Coalition's Vision for Detroit: More Bureaucracy; Less Innovation

Doubling down on what doesn't work won't fix Detroit schools

A Detroit coalition has released its long-awaited recommendations on education policy for Detroit. Though the coalition characterizes its recommendations as a way to improve the "education landscape" for all Detroit students, the coalition's main apparent goal is preserving the institution of Detroit Public Schools.

DPS Bailout: To that end, the coalition recommends that taxpayers from the rest of the state pay off some of DPS' debt, take on some of DPS' employee retirement costs, increase school funding and remove the district's emergency manager to hand back control to a local school board. The coalition does not mention how much all of this will cost. But with the coalition's recommended $53-million-per-year in debt payments from state taxpayers, combined with a very conservative estimate of retirement costs, these two moves alone could easily cost more than $100 million each year.

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While certainly expensive, the policies listed above won't keep students from leaving. Families are seeking a better education for their children and are enrolling them in public charter schools or other nearby school districts. The Detroit News recently reported that thousands of students leave Detroit for other conventional districts. As many as 50,000 Detroit children choose to attend public charter schools instead of DPS.

There are too many families benefiting from educational choice for any group to reasonably suggest taking those choices away. Instead, the coalition suggests creating a powerful commission, effectively giving an education czar broad power over all Detroit schools.

Bureaucratic Limitations: The coalition's plan would create a "Detroit Education Commission." The DEC would be more powerful than any other education bureaucracy in the state when it comes to controlling parents’ educational choices: The DEC would have the power to close DPS schools and Detroit-area charter schools, determine which new schools are allowed to open, and where those new schools are physically located. The coalition envisions a future where this super commission would even have power over shared city services, including transportation and special education services.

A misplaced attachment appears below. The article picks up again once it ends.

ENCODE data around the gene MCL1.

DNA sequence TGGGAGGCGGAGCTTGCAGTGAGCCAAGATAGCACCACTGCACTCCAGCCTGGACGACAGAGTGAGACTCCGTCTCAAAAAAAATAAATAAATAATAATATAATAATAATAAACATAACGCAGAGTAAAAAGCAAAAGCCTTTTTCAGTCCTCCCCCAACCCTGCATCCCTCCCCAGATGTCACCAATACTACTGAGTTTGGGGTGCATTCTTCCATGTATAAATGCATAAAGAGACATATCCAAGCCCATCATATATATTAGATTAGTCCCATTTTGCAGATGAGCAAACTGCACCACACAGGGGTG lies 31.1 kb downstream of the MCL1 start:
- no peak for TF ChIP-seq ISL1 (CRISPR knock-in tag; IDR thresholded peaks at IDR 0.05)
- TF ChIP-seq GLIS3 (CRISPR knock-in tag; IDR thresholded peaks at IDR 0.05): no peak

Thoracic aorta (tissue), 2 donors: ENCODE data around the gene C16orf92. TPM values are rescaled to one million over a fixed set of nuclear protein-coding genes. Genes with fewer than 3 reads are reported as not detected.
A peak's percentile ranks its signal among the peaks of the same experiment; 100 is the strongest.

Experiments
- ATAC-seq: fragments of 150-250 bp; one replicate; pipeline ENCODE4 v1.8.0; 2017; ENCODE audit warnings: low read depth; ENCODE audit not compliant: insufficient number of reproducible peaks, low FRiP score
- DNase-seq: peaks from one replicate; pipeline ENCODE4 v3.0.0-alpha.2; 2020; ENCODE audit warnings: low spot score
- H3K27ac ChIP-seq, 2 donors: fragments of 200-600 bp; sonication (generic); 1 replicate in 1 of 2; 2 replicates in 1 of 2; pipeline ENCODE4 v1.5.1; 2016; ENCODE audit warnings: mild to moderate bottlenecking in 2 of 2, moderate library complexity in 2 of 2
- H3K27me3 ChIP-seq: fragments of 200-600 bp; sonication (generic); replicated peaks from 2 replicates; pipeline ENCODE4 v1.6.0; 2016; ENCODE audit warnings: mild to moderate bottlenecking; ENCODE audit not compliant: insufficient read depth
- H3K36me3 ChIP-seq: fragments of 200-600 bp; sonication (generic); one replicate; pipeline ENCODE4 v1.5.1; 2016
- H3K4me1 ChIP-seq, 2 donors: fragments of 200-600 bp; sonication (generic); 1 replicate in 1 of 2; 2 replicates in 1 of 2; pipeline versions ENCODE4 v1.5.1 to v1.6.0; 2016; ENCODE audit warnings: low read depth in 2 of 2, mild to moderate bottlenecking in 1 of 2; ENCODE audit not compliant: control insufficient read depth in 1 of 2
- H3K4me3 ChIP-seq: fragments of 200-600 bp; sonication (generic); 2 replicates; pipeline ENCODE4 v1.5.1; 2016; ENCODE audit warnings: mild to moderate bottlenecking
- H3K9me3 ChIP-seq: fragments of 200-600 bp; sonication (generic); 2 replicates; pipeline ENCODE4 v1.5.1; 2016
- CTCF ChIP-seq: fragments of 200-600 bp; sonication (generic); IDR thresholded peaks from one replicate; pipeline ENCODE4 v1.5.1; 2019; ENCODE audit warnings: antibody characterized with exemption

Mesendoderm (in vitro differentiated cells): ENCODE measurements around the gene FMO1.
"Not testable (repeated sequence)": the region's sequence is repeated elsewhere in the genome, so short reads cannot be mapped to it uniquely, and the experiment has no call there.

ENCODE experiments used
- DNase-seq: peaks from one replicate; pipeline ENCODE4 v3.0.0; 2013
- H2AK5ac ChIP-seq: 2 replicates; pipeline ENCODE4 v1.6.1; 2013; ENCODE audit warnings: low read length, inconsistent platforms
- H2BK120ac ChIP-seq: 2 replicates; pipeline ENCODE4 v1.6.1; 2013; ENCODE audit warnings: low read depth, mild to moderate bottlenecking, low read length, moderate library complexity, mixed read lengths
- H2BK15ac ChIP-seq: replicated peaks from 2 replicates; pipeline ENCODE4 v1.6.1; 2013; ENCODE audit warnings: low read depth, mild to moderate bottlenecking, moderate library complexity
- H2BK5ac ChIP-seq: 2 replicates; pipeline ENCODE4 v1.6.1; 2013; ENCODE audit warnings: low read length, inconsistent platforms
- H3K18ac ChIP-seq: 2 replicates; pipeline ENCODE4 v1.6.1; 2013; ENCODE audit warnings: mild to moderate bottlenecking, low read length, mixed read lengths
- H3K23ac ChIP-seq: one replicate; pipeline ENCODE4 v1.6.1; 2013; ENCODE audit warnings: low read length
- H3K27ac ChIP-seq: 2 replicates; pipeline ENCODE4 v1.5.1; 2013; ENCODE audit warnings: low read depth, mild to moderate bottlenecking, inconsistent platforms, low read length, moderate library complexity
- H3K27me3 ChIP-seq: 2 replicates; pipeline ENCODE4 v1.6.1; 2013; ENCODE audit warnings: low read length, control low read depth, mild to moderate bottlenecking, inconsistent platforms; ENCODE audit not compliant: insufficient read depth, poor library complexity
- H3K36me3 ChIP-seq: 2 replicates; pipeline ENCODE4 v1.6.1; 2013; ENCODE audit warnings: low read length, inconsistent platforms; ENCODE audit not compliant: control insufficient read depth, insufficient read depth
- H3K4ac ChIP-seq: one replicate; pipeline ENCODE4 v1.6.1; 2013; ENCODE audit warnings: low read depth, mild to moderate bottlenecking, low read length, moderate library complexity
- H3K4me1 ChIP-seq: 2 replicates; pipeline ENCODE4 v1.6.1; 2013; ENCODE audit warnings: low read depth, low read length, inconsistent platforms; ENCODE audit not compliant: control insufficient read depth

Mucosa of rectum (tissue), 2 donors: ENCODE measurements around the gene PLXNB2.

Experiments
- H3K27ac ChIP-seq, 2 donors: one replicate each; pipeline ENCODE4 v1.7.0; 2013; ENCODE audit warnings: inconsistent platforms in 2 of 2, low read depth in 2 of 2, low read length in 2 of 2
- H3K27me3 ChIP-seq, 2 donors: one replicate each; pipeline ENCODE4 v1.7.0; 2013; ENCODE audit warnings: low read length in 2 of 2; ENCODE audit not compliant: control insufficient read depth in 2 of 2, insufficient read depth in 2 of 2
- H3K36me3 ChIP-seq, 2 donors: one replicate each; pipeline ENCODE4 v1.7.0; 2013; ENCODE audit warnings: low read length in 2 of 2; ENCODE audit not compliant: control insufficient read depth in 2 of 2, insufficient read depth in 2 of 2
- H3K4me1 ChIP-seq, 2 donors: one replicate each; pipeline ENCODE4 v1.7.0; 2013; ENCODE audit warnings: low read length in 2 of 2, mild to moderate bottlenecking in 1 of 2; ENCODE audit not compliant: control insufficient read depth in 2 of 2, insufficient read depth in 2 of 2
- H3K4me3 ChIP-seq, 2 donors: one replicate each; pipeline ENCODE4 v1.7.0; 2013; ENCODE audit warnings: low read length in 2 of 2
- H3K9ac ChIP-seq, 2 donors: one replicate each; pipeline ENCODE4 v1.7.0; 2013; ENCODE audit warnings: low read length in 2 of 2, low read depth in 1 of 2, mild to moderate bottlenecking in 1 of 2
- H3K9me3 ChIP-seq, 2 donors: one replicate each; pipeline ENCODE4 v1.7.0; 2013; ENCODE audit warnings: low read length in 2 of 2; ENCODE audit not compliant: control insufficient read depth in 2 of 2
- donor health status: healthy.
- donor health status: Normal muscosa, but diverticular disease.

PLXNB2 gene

The DEC might even have the authority to override parent preferences when it comes to picking the best school for their child. According to the coalition's report, parents will get their first choice "when available." What that will look like in practice is unclear.

In a potential organizational chart, the coalition envisions the DEC overseeing an office that would cost $4.6 million per year to operate. The bill is a tough one to swallow, since the DEC will be a bureaucratic entity charged with, essentially, slowing the growth of educational options in Detroit.

Many of the DEC's powers, such as deciding whether a new school can open, are a duplication of existing processes. Charter schools already have to be approved by a public authorizer. Further, the DEC's ability to close schools is a duplication of powers already in state law and ignores the fact that charter schools are already routinely closed for poor performance.

The coalition is proposing limiting the growth of educational choice in Detroit, less than two weeks after Stanford University highlighted Detroit's system of charter schools as a "model" for other communities to follow. If policy makers decide to restrict choice, Detroit parents will have every right to question that move.

Detroit public charter school students post higher learning gains than their DPS counterparts. And yet, the coalition’s recommendations strive to preserve the institution that has a long history of failing its students, while limiting new options that hold promise for Detroit families.

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